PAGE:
After only a year or so of use, my cell phone’s bluetooth receiver (a Cardo Scala 500) is failing miserably. The battery runs down far too quickly, and it has an infuriating way of running down the battery of my cell phone during its own erratically short life.
I thought I had a bright idea this morning — “GET A NEW BATTERY FOR THE BLUETOOTH!”
Well, Doh!
This seemed like a no-brainer. But I didn’t see any information about the battery on the outside of the device, the case of which is held together by a single tiny phillips-head screw. Using a jeweler’s screwdriver, I removed the screw, then pried off the upper shell of the case. Much to my horror, there was no visible battery! Worse yet, the circuit board is solidly joined to the lower shell assembly, meaning that I’d have to break plastic and solder joints to free it, which I’m sure would render the thing inoperable (even assuming I could find and replace the battery).
I scouted around further, and discovered to my horror that many of these bluetooth devices do not contain replaceable batteries — meaning they are essentially throwaway devices which last for a year. This comment made me feel like a total idiot:

I can’t believe people are actually buying DISPOSABLE bluetooth devices. After one year of use, any battery out there will not hold the charge anymore.
There is no way to replace the battery inside those bluetooth devices. So you have to buy a new one.

While I should probably pay more attention to these things, there was nothing in the company’s product description that warned that the device was a throwaway, nor did I see any caveats in the standard reviews like this one indicating that when the battery gets tired, the whole unit becomes trash.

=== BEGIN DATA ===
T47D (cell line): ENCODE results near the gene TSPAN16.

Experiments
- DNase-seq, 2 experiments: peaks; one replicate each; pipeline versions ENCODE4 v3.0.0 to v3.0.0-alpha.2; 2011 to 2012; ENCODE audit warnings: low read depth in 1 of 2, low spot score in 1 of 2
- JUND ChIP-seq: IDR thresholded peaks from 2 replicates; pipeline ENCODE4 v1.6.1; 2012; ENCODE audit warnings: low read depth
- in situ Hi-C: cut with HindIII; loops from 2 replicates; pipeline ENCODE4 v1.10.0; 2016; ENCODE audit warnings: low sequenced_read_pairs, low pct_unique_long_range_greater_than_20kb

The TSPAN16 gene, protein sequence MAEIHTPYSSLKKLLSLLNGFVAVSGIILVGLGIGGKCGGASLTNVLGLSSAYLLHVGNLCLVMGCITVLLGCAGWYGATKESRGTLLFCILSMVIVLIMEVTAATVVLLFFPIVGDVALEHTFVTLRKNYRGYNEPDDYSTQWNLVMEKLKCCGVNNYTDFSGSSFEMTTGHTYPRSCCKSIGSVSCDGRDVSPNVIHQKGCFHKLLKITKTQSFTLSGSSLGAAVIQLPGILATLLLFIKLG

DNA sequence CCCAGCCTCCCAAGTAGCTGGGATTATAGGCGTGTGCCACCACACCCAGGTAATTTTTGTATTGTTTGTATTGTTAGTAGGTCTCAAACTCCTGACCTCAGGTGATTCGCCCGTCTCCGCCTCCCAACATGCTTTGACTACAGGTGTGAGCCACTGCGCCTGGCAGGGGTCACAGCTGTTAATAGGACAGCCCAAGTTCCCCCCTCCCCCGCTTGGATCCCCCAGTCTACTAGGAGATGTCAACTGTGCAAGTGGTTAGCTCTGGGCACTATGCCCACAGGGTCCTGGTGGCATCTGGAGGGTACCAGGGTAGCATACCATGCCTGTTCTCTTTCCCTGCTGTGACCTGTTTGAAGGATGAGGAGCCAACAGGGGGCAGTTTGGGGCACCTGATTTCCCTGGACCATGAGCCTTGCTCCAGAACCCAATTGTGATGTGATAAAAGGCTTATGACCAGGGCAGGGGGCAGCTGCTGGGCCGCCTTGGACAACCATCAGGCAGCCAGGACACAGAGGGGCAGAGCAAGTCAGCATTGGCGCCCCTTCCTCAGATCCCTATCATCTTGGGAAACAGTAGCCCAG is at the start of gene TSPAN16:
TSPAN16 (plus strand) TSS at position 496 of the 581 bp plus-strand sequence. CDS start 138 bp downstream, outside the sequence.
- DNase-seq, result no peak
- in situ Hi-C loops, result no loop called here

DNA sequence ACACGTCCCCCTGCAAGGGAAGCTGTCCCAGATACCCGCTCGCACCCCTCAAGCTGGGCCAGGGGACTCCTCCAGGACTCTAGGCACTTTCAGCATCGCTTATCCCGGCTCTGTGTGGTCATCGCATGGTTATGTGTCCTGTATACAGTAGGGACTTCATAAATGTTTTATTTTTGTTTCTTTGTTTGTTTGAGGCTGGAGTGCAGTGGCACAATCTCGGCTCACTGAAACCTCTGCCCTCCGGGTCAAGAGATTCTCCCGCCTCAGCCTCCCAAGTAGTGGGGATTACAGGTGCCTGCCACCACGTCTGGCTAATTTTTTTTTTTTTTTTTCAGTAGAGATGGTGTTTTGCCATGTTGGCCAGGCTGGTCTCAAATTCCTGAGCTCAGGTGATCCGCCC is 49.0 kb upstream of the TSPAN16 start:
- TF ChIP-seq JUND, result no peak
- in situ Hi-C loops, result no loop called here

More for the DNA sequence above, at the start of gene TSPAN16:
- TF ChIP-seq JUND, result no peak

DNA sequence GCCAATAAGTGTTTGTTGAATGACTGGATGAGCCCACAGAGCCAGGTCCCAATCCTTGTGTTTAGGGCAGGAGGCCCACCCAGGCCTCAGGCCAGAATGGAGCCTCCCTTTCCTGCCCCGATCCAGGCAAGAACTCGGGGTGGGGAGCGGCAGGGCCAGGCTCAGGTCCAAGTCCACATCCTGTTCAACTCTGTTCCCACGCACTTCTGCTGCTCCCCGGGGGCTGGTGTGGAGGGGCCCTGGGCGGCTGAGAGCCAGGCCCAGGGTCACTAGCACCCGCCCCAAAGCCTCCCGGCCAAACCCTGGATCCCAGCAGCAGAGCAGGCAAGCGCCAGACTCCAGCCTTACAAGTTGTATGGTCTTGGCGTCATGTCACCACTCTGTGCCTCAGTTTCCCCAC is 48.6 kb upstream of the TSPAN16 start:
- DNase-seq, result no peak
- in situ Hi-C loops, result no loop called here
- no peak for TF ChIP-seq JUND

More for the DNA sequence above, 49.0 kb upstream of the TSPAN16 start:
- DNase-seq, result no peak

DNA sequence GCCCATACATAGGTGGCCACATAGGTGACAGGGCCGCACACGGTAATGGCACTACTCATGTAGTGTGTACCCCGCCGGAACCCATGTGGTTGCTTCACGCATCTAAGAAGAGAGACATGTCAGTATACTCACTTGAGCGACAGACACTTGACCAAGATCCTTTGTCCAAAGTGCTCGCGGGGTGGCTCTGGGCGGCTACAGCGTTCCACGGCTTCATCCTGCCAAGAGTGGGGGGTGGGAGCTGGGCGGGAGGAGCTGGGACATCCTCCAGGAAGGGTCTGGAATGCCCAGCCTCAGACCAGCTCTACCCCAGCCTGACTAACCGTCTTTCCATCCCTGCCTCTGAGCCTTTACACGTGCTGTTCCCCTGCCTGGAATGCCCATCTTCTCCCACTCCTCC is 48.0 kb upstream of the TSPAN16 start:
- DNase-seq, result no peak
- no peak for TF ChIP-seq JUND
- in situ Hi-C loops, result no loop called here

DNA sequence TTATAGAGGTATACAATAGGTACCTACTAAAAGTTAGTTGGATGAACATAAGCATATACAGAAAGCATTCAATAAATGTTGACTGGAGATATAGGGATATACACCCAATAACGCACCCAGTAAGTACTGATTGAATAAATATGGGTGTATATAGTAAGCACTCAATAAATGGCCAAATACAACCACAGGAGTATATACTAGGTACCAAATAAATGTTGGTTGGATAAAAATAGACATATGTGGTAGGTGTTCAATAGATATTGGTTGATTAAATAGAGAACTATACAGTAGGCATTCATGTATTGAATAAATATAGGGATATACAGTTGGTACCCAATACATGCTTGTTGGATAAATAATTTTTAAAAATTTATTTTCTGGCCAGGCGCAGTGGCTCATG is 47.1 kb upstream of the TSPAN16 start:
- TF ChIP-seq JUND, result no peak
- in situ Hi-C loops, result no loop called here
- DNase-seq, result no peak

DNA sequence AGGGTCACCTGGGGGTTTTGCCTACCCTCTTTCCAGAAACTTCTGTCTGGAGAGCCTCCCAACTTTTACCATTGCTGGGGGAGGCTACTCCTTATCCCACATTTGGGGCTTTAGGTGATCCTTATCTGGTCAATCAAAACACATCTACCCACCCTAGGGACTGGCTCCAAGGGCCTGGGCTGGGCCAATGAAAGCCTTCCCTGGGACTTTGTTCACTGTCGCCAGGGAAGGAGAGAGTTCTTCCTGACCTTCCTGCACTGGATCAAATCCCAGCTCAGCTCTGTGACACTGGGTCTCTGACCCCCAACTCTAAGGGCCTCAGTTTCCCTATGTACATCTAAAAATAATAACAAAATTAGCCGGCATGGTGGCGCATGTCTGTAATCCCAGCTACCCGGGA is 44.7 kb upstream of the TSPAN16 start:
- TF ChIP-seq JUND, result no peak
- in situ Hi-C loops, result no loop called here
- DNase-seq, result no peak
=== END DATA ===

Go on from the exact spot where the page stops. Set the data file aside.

Well, at least the federal government won’t arrest me for throwing it away. Although I suppose if I put it within ten feet of my sudafed, I could be busted for running a meth lab.
Once again, mere life becomes a slippery slope into crime. Is it me, or is reality becoming surreal?
Anyway, after some looking, I did find this at the company’s FAQ:

The battery should only be removed by authorized personnel. You should never try to open the Headset and let only authorized Service Centers maintain or service your Headset or Adapter. Unauthorized opening of the product will void all warranties.

You mean, by taking out that screw and simply looking inside, I voided my warranty? How mean of them! I put it back together and it’s absolutely no different; the problem is that it’s only good for a couple of hours and the quality degrades very quickly. It’s obvious that the battery is defective, so how is it that I voided the warranty by simply taking a peek inside?
No need to panic. I just read through the manual (here in pdf), and on page 16 it states that the warranty is (meaning was) only good for one year!
And on page 17, the one year limited warranty clearly states that batteries are not covered!

Certain limited life components… such as…. batteries… are exempt from any warranty.

Great. So by opening the unit, I voided nothing. (Unless it’s possible to void a useless warranty I no longer have.)
Two important lessons here.
Caveat emptor.
And be careful having lithium batteries anywhere near sudafed!